Despite these challenges, the importance of understanding and predicting the consequences of climate change for the distributions and intensities of ticks and tick-borne infections is only increasing as the global climate continues to warm. This is particularly true for Ixodes ticks and the pathogens they transmit, which are the focus of this review. Two main approaches have been used to project how the distribution of Ixodes and the pathogens they transmit will change as the climate changes. The first approach consists of an effort to find the set of environmental factors that best explains the current distribution of ticks (or of tick-borne disease) and, assuming that those conditions represent suitable habitat, project future distributions using models that estimate where that set of conditions will occur in the future. This approach is largely phenomenological, in that environmental factors are selected based on correlations between those factors and the presence (or less commonly, the abundance) of ticks or of tick-borne disease, but typically without knowledge of underlying mechanisms. The second attempts to determine the relationship between specific environmental factors and at least some tick-demographic transitions, and asks which geographical locations currently or in the future provide the environmental conditions that allow tick populations and their associated pathogens to persist or grow. This approach is largely mechanistic, in that it focuses on the mechanisms by which abiotic factors affect tick-demographic parameters. Importantly, both approaches also assume that abiotic conditions are predominantly important, an assumption we return to in §2.
Both approaches offer insight but have serious limitations [18–20]. The phenomenological approach generally employs spatially or temporally broad and ecologically relevant datasets, but risks basing models on spurious rather than causal relationships when it does not first establish the mechanisms governing the effects of environmental variables on tick demography. In addition, the absence or rarity of ticks in certain regions is often assumed to be caused by unsuitable (current) conditions in that region, but such unsuitability is rarely if ever established [21,22]. Lastly, the different spatial and temporal scales of these phenomenological studies, not to mention the different climatic variables they include, have made it difficult to identify and evaluate consistent patterns in associations . The mechanistic approach, on the other hand, typically uses controlled experiments to determine the effects of specific environmental conditions on a handful of specific developmental or demographic responses. Because the environmental conditions are usually imposed in laboratory settings, which necessarily exclude many dimensions of ecological realism (e.g. variability in conditions, interacting species), one must take care in extrapolating relationships observed in the laboratory to the field. Field experiments can provide more ecologically relevant data but are usually of limited scope focusing, for instance, on only a subset of relevant demographic processes, often in few locations, or physically restraining ticks in a way that complicates interpretation of survival patterns [24–28]. The advantage of this approach is that projections are based on mechanistic relationships rather than statistical associations. But while the models used to integrate these empirical studies have become increasingly sophisticated [29–32], they are still based on few empirical data and best guesses about key parameters.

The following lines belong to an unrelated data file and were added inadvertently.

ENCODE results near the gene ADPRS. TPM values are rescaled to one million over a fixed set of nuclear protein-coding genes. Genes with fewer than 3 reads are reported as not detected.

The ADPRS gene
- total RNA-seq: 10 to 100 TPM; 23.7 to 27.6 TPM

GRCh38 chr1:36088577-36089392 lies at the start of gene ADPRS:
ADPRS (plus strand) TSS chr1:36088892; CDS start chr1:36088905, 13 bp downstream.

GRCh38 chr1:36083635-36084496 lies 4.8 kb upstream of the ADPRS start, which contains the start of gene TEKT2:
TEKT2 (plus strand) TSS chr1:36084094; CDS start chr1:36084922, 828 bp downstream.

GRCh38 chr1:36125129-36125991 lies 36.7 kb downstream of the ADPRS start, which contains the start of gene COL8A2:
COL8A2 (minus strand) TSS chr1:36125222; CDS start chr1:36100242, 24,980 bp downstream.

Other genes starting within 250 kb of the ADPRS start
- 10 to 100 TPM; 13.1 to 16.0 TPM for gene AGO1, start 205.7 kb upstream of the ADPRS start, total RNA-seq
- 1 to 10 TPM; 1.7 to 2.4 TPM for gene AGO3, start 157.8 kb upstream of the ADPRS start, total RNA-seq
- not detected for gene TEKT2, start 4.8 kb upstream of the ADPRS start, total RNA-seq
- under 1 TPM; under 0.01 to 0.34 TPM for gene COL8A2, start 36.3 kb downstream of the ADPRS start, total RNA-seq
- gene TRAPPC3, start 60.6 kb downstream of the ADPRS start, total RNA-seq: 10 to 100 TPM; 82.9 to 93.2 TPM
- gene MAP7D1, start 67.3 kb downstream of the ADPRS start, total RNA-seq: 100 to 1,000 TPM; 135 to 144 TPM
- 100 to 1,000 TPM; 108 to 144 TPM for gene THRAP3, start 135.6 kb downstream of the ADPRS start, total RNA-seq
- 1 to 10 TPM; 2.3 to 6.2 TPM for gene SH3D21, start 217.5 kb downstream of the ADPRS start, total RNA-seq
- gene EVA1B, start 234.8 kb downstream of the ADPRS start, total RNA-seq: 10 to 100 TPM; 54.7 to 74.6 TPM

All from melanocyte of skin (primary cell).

Recent advances in modelling effects of climate change on both free-living and parasitic species offer promising avenues for assessing climate effects on tick-borne disease. For instance, hierarchical analyses of both the fundamental and realized niches of the key interacting species (e.g. parasite, vector, reservoir host, ‘accidental’ host), at multiple spatial scales can help bridge the gap between phenomenological and mechanistic approaches . Similarly, Liu et al.  provide an example of a species distribution model applied to a pathogen in which habitat structure, host diversity and propagule pressure are considered, while autocorrelation and sampling bias are statistically controlled. Also, the recent application of next-generation matrix models to tick-borne diseases has provided a robust means of identifying the most important demographic and epidemiological processes in the establishment of ticks and tick-borne disease.
In this paper, we review the literature on: laboratory and field studies linking abiotic conditions to tick demography and behaviour (§2); phenomenological models of ticks and tick-borne diseases affected by climate (§3); mechanistic models of tick dynamics and distributions as affected by climate (§§4 & 5); climate effects on important hosts and pathogens (e.g. via changing phenologies) (§§6 & 7). Last, in §8, we will point out knowledge gaps and suggest new approaches.